This week at Wyoming Catholic College is Outdoor Week. Our students are in the wilderness encountering God (we trust) as they rock climb, go canyoneering, mountain bike, canoe, raft, and backpack.
Dr. Tom Zimmer runs the outdoor program at the college and, beyond the college, directs COR—Catholic Outdoor Renewal. COR’s mission is: “To provide transformative wilderness experiences which renew the hearts (cor being Latin for heart) of those who participate.”
Dr. Zimmer is out guest this week on The After Dinner Scholar.
March 20, 2018
Faith and science, we've been told, are at war so choose your side. Will you be a modern man or woman or will you hang onto outdated and disproved dogmas?
And too often Christian young people believe in the war and choose to side with science.
But the faith versus science dichotomy, however, is as false as it is overblown and pernicious.
Wyoming Catholic College Associate Professor of Philosophy Dr. Michael Bolin works through the arguments each year with our students as they consider the question of evolution. Dr. Bolin is our guest this week on The After Dinner Scholar.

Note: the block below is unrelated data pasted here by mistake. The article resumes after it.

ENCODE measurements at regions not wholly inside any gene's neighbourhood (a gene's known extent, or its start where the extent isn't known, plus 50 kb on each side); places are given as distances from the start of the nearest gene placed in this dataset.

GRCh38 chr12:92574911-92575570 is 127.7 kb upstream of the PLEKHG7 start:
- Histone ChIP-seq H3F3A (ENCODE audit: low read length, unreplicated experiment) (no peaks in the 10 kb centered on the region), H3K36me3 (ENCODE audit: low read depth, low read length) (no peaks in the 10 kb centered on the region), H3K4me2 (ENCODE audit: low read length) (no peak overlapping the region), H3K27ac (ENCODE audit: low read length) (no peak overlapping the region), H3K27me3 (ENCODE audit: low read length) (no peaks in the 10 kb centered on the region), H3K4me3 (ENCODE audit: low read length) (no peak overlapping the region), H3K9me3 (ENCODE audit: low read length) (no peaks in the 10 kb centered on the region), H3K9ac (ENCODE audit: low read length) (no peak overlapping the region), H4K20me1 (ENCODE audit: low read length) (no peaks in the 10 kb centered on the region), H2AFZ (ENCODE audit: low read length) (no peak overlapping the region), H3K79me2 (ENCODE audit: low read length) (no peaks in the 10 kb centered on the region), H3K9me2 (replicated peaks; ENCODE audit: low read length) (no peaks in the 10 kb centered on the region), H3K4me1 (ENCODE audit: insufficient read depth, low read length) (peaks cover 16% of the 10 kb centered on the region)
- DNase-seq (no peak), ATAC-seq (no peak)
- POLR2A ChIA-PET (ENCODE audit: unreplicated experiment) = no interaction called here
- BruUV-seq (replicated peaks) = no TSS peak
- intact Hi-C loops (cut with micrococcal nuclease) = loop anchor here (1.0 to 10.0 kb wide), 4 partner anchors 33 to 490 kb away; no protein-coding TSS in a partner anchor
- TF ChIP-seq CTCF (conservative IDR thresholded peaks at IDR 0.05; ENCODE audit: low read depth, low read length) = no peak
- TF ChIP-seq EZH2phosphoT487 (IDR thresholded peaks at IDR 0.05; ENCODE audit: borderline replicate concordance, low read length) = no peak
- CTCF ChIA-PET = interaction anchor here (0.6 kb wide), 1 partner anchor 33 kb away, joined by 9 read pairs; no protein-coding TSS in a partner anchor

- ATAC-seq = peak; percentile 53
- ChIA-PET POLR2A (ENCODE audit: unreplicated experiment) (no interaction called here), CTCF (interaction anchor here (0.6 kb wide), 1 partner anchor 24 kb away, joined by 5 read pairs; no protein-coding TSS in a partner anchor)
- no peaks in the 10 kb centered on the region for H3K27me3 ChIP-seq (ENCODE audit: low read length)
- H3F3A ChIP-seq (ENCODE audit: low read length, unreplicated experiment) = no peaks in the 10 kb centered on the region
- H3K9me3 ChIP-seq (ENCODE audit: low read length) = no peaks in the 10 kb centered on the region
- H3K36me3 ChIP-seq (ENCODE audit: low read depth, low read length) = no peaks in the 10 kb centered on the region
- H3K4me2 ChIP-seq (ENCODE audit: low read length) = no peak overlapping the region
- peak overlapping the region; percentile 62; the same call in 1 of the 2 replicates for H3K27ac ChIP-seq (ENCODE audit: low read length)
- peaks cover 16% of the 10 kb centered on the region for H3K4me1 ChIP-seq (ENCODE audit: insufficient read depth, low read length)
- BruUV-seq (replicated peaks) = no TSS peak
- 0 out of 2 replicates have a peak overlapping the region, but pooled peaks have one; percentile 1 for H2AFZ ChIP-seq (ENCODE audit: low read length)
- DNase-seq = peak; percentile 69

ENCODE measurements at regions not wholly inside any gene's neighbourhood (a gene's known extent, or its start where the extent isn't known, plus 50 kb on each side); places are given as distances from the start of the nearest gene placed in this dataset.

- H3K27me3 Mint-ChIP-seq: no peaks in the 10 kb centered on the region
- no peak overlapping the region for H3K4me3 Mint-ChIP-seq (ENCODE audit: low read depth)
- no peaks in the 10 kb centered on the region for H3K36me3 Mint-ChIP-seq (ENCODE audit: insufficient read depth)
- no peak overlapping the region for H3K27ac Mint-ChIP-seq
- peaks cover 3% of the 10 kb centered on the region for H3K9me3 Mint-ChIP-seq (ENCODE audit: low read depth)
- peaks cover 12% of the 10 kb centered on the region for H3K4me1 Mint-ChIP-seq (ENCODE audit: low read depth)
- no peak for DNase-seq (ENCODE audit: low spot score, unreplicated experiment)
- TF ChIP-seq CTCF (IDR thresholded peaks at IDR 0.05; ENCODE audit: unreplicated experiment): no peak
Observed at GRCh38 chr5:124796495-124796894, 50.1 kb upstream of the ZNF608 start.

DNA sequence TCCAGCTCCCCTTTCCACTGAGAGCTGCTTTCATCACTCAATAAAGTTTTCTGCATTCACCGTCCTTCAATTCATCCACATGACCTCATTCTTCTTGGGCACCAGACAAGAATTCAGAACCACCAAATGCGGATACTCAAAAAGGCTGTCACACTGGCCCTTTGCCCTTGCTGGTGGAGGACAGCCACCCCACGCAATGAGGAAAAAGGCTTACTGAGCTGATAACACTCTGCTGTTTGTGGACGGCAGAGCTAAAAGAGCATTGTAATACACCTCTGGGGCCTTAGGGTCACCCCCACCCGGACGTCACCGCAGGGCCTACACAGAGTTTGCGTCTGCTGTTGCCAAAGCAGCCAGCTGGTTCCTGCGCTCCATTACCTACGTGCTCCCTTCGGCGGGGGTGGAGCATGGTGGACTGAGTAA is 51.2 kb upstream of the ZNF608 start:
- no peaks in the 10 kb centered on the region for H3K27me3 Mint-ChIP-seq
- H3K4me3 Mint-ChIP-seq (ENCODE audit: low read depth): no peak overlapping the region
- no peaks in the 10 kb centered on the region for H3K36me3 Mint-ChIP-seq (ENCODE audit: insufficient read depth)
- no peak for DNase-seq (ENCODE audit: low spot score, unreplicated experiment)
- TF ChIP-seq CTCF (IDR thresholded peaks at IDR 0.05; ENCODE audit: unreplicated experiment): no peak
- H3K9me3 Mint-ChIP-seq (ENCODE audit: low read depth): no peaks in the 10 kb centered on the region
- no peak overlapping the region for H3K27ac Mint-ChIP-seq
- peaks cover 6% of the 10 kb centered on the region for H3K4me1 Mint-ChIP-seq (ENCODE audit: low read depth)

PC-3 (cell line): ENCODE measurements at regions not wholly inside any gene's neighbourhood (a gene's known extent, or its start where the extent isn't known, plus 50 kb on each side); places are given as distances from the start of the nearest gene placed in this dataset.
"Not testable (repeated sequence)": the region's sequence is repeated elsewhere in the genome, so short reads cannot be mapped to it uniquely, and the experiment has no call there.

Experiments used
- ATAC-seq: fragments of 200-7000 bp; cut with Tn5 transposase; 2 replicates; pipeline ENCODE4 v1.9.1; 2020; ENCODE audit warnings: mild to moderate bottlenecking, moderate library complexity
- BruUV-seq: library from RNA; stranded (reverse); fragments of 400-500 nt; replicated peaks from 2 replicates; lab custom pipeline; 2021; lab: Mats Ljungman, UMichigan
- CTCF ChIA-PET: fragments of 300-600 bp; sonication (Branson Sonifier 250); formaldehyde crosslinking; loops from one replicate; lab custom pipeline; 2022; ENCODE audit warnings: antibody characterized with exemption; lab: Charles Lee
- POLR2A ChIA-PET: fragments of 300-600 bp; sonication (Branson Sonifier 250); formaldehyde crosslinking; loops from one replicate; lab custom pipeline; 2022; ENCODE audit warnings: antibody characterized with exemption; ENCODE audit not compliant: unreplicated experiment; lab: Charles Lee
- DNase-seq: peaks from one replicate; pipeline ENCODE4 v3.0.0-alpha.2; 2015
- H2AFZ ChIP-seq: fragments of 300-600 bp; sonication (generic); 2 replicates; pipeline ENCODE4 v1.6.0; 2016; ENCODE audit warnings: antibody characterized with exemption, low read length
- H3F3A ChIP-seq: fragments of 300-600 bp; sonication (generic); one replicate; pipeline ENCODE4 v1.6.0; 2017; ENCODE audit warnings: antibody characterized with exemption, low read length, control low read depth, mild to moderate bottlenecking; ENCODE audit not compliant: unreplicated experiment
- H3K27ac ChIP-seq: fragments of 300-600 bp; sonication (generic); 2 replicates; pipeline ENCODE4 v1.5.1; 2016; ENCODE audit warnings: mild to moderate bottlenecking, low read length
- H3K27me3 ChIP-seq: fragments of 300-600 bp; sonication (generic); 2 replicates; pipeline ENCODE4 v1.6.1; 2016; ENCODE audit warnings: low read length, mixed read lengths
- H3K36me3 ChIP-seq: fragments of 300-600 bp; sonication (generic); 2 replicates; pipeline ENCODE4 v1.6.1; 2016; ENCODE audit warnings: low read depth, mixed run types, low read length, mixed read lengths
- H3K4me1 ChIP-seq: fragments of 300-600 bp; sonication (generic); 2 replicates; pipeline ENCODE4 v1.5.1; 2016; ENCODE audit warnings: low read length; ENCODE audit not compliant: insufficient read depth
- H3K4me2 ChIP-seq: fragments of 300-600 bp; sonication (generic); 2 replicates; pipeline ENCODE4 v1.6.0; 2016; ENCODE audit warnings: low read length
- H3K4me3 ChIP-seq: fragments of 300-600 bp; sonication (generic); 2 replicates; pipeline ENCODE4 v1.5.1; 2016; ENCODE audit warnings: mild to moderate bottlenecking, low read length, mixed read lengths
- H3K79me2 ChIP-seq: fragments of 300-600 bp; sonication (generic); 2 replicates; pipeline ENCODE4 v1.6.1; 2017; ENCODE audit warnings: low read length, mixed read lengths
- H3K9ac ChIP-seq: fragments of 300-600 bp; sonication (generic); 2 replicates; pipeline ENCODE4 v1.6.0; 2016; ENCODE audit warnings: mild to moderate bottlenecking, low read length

October 3, 2017
From the very beginning of Wyoming Catholic College--ten years ago--creation, nature, the outdoors, has been a crucial part of our vision of a liberal arts education.
Freshmen arrive nearly a month before classes begin for a three-week backpacking expedition—the first three weeks of their ten-week wilderness requirement for graduation. In the wilderness, they experience the wonder that comes from an encounter with God’s creation, they grow spiritually in the solitude, they form strong friendships, and learn new confidence and leadership skills.
Dr. Tom Zimmer received his Ph.D. in outdoor education from the University of Utah, has untold weeks of wilderness experience, directs the Wyoming Catholic College outdoor program, and is our guest on this After Dinner Scholar.
May 8, 2017
You may already be aware that Wyoming Catholic College freshmen begin their four-year journey into the Liberal Arts with a twenty-one day journey into the Wyoming Wilderness. What you may not know is that the freshman expedition is an integral part of their liberal arts education. It prepares them intellectually and spiritually for their studies.
Immersed in the natural world, they gaze at the stars, they marvel at speckled trout, they grasp stony crags at the summit of mountains topping 12,000 feet, they look into the faces of wildflowers, and they shudder at the voice of the thunder. Through it all, the feeling of awe, of wonder grows and with it the desire to know.
To talk about why encountering nature is so vital in a Liberal Arts education, we are joined by Dr. Stanley Grove, Assistant Professor of Philosophy. Dr. Grove in addition to being a great outdoorsman himself spends hours in the woods and meadows around Lander teaching field science.